It is to be expected.  With the retirement of Myles Heidt and the defeat of Bev Dubois, there are no councillors who are strong on public transit.  Unlike Calgary and Edmonton who both feature mayors who use and advocate for public transit, I am unaware of any councillors who actually use it.  Maybe that explains some of the problems that we have.

    The other problem is the Saskatchewan government contributes nothing to the bottom line of our transit in cities.  Whereas Manitoba pays for almost half of Winnipeg’s transit costs (and injects capital for BRT), we get nothing except some money for Access Transit.  Arguably that money is spent on STC which is still needed but it means that Saskatoon, Moose Jaw, Prince Albert, and Regina are some of the few cities that are left trying to provide funding for transit with no help.  While I agree that council has handled this poorly (again), a big part of the blame lands with governments going back to the Blakeney era that ignored public transit in the cities.

    Is the new governance model in Saskatoon for it’s citizens or for the councillors

    The StarPhoenix asks some hard questions about the new City of Saskatoon governance model that seems to more about the lifestyle of the councillors than it is about being good for the city.

    When city council holds its next meeting a week from today, it will be the first such meeting in nearly two months after city hall adopted a new governance model that has cut council meetings in half to once a month.

    Only a couple of voices on council expressed skepticism over the new system, while most heralded the change as making council’s activities more accessible.
    However, there’s reason for Saskatoon residents to doubt whether the new system will improve how the city is run and increase people’s access to decisions and those who make them.

    The StarPhoenix examined governance formats in seven other western Canadian cities and found little similarity to Saskatoon’s new model.

    Few other municipalities hold council meetings just once a month and, of those that do, appearances can be deceiving.

    Regina, for example, generally holds council meetings once a month, but held 23 meetings in 2013 and has held 10 so far this year.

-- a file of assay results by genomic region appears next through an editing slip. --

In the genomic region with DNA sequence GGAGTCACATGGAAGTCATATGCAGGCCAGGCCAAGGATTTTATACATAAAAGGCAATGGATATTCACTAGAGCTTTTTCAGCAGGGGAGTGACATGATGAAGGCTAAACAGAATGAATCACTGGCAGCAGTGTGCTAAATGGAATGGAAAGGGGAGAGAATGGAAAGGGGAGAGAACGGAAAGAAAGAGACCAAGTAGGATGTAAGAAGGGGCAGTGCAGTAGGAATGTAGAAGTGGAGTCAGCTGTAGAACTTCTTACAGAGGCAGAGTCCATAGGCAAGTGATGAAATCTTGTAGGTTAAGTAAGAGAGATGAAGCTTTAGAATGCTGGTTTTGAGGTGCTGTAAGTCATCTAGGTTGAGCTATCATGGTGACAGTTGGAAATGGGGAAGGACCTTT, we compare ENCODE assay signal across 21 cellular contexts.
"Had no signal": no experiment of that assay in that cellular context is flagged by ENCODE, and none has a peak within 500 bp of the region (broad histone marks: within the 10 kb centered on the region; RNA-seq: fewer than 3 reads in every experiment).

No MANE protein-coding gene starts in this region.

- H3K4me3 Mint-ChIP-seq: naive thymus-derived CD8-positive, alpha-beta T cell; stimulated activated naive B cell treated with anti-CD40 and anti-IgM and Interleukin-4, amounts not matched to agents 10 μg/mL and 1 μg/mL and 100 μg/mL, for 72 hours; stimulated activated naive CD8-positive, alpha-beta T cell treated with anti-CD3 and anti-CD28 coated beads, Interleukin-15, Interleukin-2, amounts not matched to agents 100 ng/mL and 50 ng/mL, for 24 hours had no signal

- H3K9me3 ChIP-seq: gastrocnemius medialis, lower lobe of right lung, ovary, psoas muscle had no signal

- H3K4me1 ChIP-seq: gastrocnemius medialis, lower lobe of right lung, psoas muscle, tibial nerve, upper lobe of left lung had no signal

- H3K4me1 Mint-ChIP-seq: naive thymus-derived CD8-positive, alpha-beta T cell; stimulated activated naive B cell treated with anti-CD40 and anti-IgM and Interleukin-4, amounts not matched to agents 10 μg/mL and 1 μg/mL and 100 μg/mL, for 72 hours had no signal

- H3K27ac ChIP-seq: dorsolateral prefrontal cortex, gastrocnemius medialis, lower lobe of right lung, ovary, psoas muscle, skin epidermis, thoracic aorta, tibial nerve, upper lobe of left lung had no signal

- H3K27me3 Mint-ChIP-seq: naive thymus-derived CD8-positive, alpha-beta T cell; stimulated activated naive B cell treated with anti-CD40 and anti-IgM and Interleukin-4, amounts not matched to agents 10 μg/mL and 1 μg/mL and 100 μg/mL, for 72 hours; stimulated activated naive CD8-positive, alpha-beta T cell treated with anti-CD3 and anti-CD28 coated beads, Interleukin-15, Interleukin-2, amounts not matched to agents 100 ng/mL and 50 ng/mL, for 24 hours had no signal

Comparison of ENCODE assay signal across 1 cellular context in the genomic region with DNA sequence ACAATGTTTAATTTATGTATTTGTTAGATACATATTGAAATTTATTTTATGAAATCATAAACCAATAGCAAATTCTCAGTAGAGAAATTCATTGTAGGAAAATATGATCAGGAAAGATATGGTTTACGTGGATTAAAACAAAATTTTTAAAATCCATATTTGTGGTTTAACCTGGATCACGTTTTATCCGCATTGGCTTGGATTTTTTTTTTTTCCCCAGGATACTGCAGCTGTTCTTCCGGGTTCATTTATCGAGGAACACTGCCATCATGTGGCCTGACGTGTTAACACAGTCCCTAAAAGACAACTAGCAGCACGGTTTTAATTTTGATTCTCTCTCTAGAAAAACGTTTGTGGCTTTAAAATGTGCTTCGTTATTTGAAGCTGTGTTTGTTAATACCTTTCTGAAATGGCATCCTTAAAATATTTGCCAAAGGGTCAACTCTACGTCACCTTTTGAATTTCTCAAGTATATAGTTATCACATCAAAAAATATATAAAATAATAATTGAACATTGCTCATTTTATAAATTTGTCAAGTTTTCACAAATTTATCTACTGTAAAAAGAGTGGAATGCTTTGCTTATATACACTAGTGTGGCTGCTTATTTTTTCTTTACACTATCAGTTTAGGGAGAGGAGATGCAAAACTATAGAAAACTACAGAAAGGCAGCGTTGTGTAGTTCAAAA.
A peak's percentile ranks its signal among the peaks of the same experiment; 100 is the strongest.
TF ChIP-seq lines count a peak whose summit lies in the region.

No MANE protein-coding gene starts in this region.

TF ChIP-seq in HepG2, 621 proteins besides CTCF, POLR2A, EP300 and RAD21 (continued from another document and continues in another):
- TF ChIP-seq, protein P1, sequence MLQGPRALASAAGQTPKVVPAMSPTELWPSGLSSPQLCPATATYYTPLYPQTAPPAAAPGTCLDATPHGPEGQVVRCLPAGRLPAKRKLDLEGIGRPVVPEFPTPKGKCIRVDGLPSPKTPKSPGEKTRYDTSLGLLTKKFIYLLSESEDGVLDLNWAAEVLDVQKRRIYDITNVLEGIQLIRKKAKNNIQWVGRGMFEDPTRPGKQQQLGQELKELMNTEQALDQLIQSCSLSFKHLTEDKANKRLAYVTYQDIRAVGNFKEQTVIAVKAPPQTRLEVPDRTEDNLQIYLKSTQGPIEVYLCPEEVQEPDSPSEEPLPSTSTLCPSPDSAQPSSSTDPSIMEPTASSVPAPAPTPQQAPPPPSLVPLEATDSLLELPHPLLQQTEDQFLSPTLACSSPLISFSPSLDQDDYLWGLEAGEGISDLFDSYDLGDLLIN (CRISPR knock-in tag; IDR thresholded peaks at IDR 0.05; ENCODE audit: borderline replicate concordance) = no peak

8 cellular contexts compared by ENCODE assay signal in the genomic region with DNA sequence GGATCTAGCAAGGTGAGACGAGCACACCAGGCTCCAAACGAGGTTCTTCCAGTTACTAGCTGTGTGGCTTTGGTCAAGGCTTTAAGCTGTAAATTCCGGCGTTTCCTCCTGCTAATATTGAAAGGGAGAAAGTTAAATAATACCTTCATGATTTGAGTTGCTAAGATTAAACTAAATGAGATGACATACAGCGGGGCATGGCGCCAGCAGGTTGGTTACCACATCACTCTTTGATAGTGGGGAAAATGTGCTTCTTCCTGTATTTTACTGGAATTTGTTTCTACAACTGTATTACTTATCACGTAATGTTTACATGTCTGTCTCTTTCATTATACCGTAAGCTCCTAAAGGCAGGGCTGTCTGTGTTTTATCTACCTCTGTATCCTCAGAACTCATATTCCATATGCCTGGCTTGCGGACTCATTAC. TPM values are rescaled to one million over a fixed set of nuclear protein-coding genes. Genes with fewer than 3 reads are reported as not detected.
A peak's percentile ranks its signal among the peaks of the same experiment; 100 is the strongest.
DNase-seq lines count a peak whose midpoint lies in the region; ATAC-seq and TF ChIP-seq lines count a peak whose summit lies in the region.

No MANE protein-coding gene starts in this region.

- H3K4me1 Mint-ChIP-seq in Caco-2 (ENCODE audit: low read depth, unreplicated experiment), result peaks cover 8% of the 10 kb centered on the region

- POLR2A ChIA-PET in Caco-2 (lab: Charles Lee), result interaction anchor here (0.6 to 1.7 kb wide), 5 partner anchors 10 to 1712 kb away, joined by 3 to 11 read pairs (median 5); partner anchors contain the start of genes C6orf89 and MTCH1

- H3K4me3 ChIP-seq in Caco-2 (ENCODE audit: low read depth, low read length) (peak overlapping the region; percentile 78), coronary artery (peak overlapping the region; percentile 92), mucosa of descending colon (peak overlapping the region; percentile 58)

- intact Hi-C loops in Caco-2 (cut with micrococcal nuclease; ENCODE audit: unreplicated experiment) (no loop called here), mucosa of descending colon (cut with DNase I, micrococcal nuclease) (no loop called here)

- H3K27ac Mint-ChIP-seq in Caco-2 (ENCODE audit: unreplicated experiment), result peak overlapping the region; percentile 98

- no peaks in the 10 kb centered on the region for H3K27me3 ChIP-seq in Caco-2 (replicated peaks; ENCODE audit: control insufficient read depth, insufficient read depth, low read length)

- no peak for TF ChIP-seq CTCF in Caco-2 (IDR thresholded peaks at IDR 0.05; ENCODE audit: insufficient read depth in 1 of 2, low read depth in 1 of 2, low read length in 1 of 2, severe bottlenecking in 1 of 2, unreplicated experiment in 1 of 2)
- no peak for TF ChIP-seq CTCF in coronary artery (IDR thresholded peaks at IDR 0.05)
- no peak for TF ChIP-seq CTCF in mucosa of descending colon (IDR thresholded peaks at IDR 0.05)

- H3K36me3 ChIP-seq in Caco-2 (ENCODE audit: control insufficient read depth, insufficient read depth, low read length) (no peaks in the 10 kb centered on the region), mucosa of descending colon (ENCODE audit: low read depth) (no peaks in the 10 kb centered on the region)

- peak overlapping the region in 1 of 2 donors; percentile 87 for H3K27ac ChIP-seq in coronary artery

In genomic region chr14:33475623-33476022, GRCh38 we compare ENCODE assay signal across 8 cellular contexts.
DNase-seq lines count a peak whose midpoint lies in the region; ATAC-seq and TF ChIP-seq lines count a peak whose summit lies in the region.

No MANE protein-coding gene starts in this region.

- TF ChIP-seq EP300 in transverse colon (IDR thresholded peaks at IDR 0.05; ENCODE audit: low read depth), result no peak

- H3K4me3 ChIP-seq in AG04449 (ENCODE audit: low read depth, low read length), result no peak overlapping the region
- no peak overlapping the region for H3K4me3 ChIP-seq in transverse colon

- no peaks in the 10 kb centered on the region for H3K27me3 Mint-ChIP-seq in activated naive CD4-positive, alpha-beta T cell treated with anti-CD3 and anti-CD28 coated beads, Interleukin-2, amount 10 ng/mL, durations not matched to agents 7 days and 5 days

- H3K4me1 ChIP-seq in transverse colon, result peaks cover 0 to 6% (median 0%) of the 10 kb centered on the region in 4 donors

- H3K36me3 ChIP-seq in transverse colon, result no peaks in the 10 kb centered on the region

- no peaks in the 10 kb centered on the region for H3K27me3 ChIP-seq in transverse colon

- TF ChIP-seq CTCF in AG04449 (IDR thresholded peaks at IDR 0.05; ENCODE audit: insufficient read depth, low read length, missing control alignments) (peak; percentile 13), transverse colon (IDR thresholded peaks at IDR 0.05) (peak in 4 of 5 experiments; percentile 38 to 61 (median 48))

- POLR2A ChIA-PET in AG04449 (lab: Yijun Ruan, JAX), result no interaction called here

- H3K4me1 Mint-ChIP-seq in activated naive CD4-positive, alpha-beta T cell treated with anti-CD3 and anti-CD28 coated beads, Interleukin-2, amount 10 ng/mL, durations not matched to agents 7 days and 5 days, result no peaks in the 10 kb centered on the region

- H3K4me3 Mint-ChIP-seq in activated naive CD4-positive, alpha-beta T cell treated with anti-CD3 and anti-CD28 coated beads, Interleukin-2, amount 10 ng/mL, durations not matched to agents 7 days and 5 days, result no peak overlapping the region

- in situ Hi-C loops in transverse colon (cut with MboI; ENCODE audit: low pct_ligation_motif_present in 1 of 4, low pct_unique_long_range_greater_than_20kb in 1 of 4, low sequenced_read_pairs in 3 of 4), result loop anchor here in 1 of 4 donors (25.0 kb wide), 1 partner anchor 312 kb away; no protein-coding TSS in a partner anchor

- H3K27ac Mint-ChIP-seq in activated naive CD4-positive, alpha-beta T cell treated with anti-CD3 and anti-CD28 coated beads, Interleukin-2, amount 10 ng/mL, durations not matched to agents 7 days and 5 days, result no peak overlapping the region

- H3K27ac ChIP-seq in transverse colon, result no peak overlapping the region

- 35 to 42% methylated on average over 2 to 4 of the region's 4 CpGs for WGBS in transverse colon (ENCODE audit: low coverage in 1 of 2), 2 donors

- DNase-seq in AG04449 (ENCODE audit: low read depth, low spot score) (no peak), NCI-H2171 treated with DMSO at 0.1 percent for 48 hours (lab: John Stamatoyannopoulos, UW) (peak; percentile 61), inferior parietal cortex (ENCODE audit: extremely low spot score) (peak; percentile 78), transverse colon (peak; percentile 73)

Will Saskatoon’s new approach be flexible and allow for special meetings to be called to address urgent issues?

    None of the other councils studied held all the major committee meetings on a single day of the week the way Saskatoon city hall plans to on Mondays (or Tuesdays after a long weekend).

    Supporters say the new system will allow people greater access to committee meetings, which will now be held in council chambers and broadcast on the city’s website.

    Why hold all the committees on the same day, though? That would seem to limit accessibility – particularly for those who happen to be busy on Mondays.

    Is the real motivation access for residents, or convenience for councillors and administrators?

    City officials cited Regina, Winnipeg, Calgary and Edmonton as the inspiration for the new system, but Saskatoon’s new approach bears little resemblance to the latter two Alberta cities. Both Edmonton and Calgary hold multiple council meetings each month, making one wonder if Saskatoon is really making an effective transition to becoming a big city.

    I agree with questions that The StarPhoenix is asking.  From the start I have said that this is about the convenience of City Councillors who want to streamline their work load, make themselves less accountable, and make it far harder for the lowly public to participate or communicate with their elected officials.  Saskatoon City Council took this new arrangement so seriously that they actually drew names from a hat to fulfill one of the committee memberships.  You can’t do that and tell anyone that you take governance seriously.